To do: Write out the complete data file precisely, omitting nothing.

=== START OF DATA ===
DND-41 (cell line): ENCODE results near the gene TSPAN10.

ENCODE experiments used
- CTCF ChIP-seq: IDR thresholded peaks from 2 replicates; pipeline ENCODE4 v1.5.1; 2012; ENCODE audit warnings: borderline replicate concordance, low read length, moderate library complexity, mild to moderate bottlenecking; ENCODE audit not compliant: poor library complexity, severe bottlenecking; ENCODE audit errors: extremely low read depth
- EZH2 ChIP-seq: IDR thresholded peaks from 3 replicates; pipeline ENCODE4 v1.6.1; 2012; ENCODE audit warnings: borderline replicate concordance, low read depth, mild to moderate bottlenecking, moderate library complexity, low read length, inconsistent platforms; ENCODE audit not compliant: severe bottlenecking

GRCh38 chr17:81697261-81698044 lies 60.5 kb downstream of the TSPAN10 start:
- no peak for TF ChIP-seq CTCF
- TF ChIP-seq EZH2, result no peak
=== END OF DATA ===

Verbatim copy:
DND-41 (cell line): ENCODE results near the gene TSPAN10.

ENCODE experiments used
- CTCF ChIP-seq: IDR thresholded peaks from 2 replicates; pipeline ENCODE4 v1.5.1; 2012; ENCODE audit warnings: borderline replicate concordance, low read length, moderate library complexity, mild to moderate bottlenecking; ENCODE audit not compliant: poor library complexity, severe bottlenecking; ENCODE audit errors: extremely low read depth
- EZH2 ChIP-seq: IDR thresholded peaks from 3 replicates; pipeline ENCODE4 v1.6.1; 2012; ENCODE audit warnings: borderline replicate concordance, low read depth, mild to moderate bottlenecking, moderate library complexity, low read length, inconsistent platforms; ENCODE audit not compliant: severe bottlenecking

GRCh38 chr17:81697261-81698044 lies 60.5 kb downstream of the TSPAN10 start:
- no peak for TF ChIP-seq CTCF
- TF ChIP-seq EZH2, result no peak